Springfield Man Sentenced for Stolen Mail, Bank Fraud Conspiracy
For Immediate Release
U.S. Attorney's Office, Western District of Missouri
SPRINGFIELD, Mo. – A Springfield, Missouri, man was sentenced in federal court today for a bank fraud conspiracy in which he and others used stolen mail to create dozens of counterfeit checks that they attempted to cash at area banks.
Shannon Western Fields, 43, was sentenced by U.S. District Judge M. Douglas Harpool to two years in federal prison without parole. The court also ordered Fields to pay $21,279 in restitution to four banks that were victimized by the conspiracy.
On Nov. 19, 2019, Fields pleaded guilty to participating in a conspiracy to commit bank fraud from February to May 7, 2018, in Greene, Christian, Jasper, and Newton counties. Fields admitted that he and others stole mail from individuals and businesses in order to obtain checks and personal identity information. Conspirators purchased blank check stock and magnetic ink from office supply stores to create counterfeit checks by using the stolen checks (typically business checks) as templates. They created checks payable to the conspirators, or used stolen identity information to create counterfeit identification such as Social Security cards and Missouri driver’s licenses, to cash the checks.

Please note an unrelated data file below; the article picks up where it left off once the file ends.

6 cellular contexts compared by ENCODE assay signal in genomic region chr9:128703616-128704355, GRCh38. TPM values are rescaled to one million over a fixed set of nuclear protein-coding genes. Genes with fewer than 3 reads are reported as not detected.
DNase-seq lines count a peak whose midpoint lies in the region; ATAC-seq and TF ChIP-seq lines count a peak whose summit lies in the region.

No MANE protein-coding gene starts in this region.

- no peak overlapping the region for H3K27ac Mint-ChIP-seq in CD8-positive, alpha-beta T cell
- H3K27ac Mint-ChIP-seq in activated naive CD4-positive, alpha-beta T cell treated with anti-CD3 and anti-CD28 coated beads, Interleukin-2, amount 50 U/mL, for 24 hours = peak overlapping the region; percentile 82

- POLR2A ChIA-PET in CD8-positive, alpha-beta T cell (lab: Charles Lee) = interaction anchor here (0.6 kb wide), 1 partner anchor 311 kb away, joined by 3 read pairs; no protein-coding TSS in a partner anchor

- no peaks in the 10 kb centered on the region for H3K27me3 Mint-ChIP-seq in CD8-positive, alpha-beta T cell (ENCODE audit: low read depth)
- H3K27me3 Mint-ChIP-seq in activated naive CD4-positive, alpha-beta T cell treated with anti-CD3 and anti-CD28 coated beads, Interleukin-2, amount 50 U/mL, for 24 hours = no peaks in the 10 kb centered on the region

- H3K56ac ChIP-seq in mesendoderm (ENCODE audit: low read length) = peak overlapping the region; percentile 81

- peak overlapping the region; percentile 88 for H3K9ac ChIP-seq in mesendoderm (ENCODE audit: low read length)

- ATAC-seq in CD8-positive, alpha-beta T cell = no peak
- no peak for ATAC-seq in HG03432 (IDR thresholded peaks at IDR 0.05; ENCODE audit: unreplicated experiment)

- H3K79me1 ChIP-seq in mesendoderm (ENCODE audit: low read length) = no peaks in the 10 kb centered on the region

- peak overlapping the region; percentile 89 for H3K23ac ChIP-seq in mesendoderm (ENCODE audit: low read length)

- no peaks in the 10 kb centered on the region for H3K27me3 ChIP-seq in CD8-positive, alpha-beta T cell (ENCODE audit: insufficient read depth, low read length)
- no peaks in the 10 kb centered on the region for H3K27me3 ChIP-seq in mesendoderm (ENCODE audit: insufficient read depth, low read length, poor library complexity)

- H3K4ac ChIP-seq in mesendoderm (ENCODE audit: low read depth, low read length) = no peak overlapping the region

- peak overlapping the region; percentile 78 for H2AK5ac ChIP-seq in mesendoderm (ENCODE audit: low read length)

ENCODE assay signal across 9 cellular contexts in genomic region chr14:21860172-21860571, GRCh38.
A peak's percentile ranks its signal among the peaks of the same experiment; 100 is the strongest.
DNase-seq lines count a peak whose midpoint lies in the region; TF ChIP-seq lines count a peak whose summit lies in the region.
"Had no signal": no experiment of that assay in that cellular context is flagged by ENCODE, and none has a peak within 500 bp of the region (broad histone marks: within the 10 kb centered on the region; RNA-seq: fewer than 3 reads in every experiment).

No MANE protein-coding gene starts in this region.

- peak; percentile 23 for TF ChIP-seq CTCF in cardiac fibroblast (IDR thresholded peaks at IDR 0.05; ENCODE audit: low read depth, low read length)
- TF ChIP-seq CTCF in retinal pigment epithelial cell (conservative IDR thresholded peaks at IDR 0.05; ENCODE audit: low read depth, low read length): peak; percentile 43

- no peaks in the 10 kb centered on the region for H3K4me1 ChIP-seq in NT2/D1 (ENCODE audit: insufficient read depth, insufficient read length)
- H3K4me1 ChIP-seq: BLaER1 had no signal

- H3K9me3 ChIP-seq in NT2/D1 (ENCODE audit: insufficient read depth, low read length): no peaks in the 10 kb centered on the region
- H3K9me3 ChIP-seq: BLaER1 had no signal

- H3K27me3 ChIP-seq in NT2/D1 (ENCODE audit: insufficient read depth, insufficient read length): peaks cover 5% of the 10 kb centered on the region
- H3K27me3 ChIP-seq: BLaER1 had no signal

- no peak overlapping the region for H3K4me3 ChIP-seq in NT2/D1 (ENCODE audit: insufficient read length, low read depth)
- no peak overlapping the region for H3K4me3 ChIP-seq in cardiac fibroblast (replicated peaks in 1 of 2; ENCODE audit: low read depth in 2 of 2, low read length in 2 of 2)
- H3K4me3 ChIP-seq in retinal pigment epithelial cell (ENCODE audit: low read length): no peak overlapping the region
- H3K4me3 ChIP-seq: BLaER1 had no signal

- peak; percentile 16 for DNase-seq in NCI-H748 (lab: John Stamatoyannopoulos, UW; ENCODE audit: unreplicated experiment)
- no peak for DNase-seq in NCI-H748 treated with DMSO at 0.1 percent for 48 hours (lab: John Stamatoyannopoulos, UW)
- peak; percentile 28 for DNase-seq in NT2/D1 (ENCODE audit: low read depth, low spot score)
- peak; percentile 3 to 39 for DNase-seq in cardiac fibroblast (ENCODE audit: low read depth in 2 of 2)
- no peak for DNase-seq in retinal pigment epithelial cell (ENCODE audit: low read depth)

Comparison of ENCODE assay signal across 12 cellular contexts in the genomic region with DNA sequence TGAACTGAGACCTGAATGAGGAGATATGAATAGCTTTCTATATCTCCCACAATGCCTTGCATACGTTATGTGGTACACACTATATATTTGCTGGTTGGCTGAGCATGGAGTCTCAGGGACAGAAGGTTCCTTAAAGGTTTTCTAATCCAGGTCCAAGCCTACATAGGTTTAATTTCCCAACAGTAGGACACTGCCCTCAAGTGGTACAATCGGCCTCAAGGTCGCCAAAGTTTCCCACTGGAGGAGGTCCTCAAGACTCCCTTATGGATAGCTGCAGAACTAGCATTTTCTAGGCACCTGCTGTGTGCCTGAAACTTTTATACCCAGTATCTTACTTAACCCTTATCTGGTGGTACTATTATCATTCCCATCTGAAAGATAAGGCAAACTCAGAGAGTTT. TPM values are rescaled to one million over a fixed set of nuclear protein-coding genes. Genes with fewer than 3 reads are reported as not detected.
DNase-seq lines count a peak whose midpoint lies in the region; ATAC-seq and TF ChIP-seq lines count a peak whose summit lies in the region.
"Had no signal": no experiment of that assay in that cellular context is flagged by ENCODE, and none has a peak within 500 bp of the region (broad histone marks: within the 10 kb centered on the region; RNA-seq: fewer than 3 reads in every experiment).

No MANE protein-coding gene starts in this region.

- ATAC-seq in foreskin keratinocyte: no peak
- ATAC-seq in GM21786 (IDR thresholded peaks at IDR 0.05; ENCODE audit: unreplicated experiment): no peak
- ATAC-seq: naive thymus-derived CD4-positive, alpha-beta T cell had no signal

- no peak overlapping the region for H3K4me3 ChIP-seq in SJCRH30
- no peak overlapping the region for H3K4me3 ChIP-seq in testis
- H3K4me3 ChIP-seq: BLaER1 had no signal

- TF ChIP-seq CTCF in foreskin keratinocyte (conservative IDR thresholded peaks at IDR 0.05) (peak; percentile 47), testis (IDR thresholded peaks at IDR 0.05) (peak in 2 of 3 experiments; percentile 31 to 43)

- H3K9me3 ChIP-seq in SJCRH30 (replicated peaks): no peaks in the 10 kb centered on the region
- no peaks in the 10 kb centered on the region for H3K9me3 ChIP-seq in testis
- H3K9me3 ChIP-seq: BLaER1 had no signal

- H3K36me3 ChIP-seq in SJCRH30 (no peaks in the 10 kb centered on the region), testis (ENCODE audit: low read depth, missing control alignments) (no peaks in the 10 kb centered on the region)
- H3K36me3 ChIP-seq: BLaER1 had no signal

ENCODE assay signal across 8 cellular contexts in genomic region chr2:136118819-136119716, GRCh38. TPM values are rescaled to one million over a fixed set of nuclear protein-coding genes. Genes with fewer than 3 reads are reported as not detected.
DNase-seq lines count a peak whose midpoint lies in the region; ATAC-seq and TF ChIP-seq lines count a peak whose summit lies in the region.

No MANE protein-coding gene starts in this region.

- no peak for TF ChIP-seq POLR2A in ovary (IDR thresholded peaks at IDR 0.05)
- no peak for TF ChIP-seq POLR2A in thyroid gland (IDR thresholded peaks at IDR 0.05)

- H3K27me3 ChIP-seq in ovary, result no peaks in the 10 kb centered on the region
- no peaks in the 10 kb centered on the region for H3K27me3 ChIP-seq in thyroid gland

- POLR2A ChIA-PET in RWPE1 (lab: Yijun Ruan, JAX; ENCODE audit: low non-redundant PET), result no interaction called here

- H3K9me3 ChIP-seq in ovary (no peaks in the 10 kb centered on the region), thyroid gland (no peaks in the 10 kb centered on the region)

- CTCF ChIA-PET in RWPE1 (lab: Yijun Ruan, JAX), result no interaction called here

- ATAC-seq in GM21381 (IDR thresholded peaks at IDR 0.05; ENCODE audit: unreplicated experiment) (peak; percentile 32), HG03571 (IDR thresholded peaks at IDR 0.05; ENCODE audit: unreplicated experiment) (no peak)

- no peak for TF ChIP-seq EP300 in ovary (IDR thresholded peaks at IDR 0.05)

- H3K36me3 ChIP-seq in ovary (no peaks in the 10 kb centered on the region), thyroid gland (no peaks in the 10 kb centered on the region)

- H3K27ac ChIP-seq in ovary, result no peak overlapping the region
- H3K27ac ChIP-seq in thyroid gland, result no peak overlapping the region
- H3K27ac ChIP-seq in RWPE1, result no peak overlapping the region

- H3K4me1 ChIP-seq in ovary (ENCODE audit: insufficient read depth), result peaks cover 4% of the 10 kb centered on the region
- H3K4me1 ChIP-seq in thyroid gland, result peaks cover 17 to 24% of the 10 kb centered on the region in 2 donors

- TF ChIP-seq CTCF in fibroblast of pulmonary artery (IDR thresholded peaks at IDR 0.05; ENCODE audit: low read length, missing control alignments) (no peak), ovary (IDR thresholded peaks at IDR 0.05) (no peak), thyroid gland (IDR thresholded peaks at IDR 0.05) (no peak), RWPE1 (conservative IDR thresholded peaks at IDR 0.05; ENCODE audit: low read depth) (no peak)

In addition to Fields, 11 unidentified co-conspirators were listed as the payees on the forged and counterfeit checks. Along with Fields, they attempted to cash dozens of checks at various financial institutions in Springfield and Branson, Missouri. Many of those attempts were unsuccessful.
This case was prosecuted by Assistant U.S. Attorney Steven M. Mohlhenrich. It was investigated by the U.S. Postal Inspection Service, the Springfield, Mo., Police Department, and the Joplin, Mo., Police Department.
Updated May 21, 2020